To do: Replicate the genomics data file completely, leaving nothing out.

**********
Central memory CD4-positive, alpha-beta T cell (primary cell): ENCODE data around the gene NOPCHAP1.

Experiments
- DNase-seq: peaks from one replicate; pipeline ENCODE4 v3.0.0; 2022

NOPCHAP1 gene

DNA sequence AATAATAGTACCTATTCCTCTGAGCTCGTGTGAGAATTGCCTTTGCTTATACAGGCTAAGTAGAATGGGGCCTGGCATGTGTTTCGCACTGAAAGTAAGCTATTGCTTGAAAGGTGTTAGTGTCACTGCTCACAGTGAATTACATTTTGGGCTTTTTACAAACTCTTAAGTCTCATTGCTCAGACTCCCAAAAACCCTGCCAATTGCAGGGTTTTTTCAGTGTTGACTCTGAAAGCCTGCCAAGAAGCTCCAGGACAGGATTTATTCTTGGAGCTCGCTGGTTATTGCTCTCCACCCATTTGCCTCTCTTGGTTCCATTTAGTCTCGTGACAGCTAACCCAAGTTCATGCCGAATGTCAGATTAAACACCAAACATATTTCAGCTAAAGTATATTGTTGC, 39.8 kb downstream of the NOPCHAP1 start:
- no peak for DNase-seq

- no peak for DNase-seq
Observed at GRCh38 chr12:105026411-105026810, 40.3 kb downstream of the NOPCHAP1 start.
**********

Central memory CD4-positive, alpha-beta T cell (primary cell): ENCODE data around the gene NOPCHAP1.

Experiments
- DNase-seq: peaks from one replicate; pipeline ENCODE4 v3.0.0; 2022

NOPCHAP1 gene

DNA sequence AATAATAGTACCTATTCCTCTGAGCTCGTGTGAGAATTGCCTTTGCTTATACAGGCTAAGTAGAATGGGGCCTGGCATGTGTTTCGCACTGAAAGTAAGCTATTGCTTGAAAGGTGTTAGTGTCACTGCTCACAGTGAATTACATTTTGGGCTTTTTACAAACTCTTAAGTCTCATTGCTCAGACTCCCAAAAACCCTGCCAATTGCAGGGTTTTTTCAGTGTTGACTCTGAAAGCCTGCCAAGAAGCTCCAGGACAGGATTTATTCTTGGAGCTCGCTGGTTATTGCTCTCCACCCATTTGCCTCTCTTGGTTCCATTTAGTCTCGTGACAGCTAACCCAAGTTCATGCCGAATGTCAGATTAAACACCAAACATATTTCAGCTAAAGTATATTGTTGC, 39.8 kb downstream of the NOPCHAP1 start:
- no peak for DNase-seq

- no peak for DNase-seq
Observed at GRCh38 chr12:105026411-105026810, 40.3 kb downstream of the NOPCHAP1 start.